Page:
Life is full of transitions, and one of the more remarkable ones occurs when students get ready to leave high school and go out in the world as young adults. When the student has a disability, it’s especially helpful to plan ahead for that transition. In fact, the Individuals with Disabilities Education Act (IDEA) requires it.
Many different individuals come together to help the student plan for transition. Typically, transition planning is handled by members of the IEP team, with other individuals becoming involved as needed. It’s important to involve a variety of people who will bring their unique perspectives to the planning table. The team draws upon the expertise of the different members and pools their information to make decisions or recommendations for the student.
Transition goals should be written into your student’s IEP in the year of their 14th birthday. IDEA also requires that the student participate or if unable, the student’s input be included. This is an important time of life where IEP goals and services should be geared to preparing youth for adult life.
(Adapted from information from Center for Parent Information & Resources and NICHY legacy resources and USBE Special Education Rules)
Below you will find a variety of information on transition relevant topics.
Transition To Adult Life Handbook:
De ‘NO’ Saber a ‘SABER’ Dónde – Una Guía Paternal Para La Transición a la Vida Adulta (Más información por venir)
Transition To Adult Life Information:
The following series of topics will provide information to help parents and young adults understand the transition process from school to adult life and services. Click on each category for more information.
Information on self-advocacy, housing, recreation opportunities, service opportunities, supports for adults with disabilities, and transition from high school
Ideas and resources to help facilitate involvement in the community
Information on preparing for, finding, and keeping a job
Ways the whole family can support the individual with a disability
General Information on a wide range of topics
Rights transfer to your child as soon as he/she turns 18, unless you obtain guardianship. Learn about the different types of guardianship and the process of obtaining it.
Information on the different types of living accommodations for individuals with disabilities
Information and handouts to assist parents and students in engaging in person centered planning.
There are many options for higher education for individuals with disabilities. These information sheets give information to help you choose a school and be prepared to ask for accommodations to help your youth be successful.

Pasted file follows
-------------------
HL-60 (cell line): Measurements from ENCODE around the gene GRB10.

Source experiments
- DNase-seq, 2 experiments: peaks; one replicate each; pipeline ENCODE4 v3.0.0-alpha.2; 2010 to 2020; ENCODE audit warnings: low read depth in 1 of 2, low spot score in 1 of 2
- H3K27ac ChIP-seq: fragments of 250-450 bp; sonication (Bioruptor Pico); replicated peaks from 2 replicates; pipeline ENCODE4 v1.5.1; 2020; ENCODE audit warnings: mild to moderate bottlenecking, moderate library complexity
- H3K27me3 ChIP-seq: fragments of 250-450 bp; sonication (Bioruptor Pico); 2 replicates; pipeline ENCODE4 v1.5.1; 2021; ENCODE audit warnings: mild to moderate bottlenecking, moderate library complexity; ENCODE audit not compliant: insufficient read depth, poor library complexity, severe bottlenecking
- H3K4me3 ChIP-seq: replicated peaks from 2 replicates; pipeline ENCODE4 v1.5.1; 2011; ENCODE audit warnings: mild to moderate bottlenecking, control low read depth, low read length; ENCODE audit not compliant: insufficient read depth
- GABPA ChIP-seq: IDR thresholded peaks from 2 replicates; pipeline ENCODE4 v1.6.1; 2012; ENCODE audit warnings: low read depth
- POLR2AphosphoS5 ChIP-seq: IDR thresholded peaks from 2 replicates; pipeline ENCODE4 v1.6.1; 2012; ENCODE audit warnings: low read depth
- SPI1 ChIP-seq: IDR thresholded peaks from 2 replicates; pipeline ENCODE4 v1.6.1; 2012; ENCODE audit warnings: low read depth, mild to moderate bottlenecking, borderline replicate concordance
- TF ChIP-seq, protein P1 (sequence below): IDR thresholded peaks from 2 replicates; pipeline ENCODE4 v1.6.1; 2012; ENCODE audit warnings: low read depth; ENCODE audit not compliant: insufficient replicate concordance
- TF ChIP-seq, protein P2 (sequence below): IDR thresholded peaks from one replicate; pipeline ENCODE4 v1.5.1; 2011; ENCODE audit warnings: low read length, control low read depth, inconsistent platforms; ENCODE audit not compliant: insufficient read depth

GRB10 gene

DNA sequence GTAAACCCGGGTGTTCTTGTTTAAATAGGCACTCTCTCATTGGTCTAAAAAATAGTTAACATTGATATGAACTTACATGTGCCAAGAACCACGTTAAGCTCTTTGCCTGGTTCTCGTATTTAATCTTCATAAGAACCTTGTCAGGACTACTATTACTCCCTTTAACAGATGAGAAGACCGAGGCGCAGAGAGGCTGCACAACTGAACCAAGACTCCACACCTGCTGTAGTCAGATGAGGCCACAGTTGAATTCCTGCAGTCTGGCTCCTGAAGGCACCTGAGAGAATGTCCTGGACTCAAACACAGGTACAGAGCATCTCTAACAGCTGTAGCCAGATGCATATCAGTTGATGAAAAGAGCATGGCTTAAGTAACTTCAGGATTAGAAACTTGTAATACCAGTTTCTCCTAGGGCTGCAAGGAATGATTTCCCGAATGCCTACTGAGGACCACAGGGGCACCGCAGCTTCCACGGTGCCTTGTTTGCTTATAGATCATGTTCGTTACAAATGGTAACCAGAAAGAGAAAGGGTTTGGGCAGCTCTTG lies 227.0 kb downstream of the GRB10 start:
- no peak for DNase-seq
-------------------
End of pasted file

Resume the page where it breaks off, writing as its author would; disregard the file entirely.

Information on how to participate in recreation opportunities in the community
Learning how to speak up for yourself, ask for necessary accommodations, and be in control of your life is important for an individual with a disability. These information sheets will help you learn how to take charge and be part of the decision-making process.
This guide will give you ideas on five different areas of Supported Decision Making.
“My Voice Counts” was designed and created by the Utah Advocates as Leaders, Self Advocacy Speaker’s Network. The speakers of the network researched and wrote this guide to help self determined people think about ways in which their voices can be heard when making both simple and hard decisions.
Learn what you can do while still in school to prepare for the transition to adult life.
Vocational Rehabilitation (VR) is a program that helps eligible Utah citizens living with disabilities to maintain, regain, or enter competitive employment.
The Transition to Adult Life video is available in both English and Spanish versions.
Life is full of changes. Many changes will happen smoothly, and they are hardly noticed. Other changes aren’t so smooth, and require planning and preparation. high school students have dreams for their futures and what they will do. This is the beginning of adulthood and it is an exciting time, full of opportunity, decisions, and choices. The student is not alone in this process. Key supporters and resources are available, and should be utilized, to maximize the student’s opportunities.
This Transition Action Guide has been prepared to provide information to these key participants in the process of planning by teams for the transition from school to adult life for students with disabilities. In this guide you will find the requirements under the special education law for transition and principles of transition plan development. Additional sections of the guide are designed to address the unique roles, responsibilities, and expectations for each of the potential transition team members. Finally, you will find a glossary, resource information, and planning forms.